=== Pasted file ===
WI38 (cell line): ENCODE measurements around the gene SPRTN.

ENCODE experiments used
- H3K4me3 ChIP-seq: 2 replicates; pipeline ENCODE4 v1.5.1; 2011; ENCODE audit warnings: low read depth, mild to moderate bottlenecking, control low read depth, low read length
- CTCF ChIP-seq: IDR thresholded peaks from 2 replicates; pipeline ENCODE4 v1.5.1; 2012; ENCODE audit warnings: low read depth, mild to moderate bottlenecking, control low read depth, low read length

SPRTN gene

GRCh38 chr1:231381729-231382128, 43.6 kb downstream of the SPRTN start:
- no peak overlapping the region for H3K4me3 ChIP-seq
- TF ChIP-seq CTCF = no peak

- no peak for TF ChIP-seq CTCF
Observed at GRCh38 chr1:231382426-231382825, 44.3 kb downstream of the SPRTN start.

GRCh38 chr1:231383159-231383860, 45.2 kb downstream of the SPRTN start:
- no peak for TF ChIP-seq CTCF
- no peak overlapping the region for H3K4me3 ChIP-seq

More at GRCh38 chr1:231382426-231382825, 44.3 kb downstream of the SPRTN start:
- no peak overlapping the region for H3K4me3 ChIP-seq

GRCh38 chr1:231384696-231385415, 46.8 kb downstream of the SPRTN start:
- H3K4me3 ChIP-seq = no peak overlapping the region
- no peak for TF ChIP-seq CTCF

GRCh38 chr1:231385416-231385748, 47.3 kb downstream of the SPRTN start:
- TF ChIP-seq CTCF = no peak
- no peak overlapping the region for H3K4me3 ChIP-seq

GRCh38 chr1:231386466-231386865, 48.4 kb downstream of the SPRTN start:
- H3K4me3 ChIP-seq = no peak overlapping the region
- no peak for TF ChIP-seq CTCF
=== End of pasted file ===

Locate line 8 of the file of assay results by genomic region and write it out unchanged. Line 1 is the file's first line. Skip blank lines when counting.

- TF ChIP-seq CTCF = no peak